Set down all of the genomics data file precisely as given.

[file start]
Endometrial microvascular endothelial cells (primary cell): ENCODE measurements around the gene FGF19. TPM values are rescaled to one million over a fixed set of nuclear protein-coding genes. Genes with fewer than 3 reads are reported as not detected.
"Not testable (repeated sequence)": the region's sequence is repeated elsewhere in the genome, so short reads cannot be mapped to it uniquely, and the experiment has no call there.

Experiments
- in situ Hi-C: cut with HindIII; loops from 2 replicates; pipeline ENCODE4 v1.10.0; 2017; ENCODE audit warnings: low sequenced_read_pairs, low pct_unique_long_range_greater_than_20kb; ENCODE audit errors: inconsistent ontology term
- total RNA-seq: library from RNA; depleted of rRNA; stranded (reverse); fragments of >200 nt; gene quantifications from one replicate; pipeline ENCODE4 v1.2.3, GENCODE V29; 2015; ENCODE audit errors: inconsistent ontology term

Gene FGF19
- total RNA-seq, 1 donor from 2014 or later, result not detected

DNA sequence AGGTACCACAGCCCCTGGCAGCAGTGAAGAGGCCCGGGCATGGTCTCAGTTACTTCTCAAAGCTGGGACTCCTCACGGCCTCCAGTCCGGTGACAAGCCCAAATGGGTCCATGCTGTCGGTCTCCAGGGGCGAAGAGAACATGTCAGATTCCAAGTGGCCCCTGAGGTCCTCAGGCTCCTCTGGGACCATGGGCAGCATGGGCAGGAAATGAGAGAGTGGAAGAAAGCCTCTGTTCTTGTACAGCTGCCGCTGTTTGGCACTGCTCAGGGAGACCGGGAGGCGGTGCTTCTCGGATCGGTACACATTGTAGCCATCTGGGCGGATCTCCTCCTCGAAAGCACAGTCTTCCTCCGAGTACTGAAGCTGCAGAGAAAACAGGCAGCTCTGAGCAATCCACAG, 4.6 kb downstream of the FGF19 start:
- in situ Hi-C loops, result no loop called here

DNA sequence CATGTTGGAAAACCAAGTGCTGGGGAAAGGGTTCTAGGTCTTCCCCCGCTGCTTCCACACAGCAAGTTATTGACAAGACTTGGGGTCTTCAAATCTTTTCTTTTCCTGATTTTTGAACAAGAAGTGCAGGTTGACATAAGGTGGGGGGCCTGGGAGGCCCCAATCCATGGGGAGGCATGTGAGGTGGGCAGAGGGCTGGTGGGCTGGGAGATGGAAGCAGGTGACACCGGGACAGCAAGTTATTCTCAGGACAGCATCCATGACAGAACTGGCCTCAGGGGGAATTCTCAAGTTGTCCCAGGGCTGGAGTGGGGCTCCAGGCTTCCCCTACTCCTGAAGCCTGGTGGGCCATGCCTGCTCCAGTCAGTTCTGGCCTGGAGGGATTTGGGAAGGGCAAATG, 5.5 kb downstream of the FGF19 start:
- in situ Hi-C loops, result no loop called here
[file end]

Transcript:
Endometrial microvascular endothelial cells (primary cell): ENCODE measurements around the gene FGF19. TPM values are rescaled to one million over a fixed set of nuclear protein-coding genes. Genes with fewer than 3 reads are reported as not detected.
"Not testable (repeated sequence)": the region's sequence is repeated elsewhere in the genome, so short reads cannot be mapped to it uniquely, and the experiment has no call there.

Experiments
- in situ Hi-C: cut with HindIII; loops from 2 replicates; pipeline ENCODE4 v1.10.0; 2017; ENCODE audit warnings: low sequenced_read_pairs, low pct_unique_long_range_greater_than_20kb; ENCODE audit errors: inconsistent ontology term
- total RNA-seq: library from RNA; depleted of rRNA; stranded (reverse); fragments of >200 nt; gene quantifications from one replicate; pipeline ENCODE4 v1.2.3, GENCODE V29; 2015; ENCODE audit errors: inconsistent ontology term

Gene FGF19
- total RNA-seq, 1 donor from 2014 or later, result not detected

DNA sequence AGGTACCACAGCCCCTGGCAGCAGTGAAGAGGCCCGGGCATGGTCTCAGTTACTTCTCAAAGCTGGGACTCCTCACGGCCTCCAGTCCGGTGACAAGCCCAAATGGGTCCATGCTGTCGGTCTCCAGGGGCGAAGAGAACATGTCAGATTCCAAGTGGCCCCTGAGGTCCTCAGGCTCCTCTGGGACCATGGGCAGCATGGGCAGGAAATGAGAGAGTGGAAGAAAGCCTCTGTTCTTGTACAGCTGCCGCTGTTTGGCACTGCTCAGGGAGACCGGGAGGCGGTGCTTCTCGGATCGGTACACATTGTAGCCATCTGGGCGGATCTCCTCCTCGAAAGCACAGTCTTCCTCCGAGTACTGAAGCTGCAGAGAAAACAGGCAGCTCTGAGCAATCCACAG, 4.6 kb downstream of the FGF19 start:
- in situ Hi-C loops, result no loop called here

DNA sequence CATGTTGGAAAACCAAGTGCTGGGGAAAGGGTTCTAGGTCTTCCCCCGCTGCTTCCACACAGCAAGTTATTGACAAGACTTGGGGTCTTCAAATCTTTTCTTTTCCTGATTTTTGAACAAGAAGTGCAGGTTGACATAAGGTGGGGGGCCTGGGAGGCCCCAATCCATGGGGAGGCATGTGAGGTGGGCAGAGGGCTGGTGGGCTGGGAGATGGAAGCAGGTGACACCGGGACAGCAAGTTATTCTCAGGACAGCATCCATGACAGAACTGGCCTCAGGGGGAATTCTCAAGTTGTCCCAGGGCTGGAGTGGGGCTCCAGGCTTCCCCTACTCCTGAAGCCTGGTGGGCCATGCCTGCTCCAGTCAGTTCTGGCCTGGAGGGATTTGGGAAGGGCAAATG, 5.5 kb downstream of the FGF19 start:
- in situ Hi-C loops, result no loop called here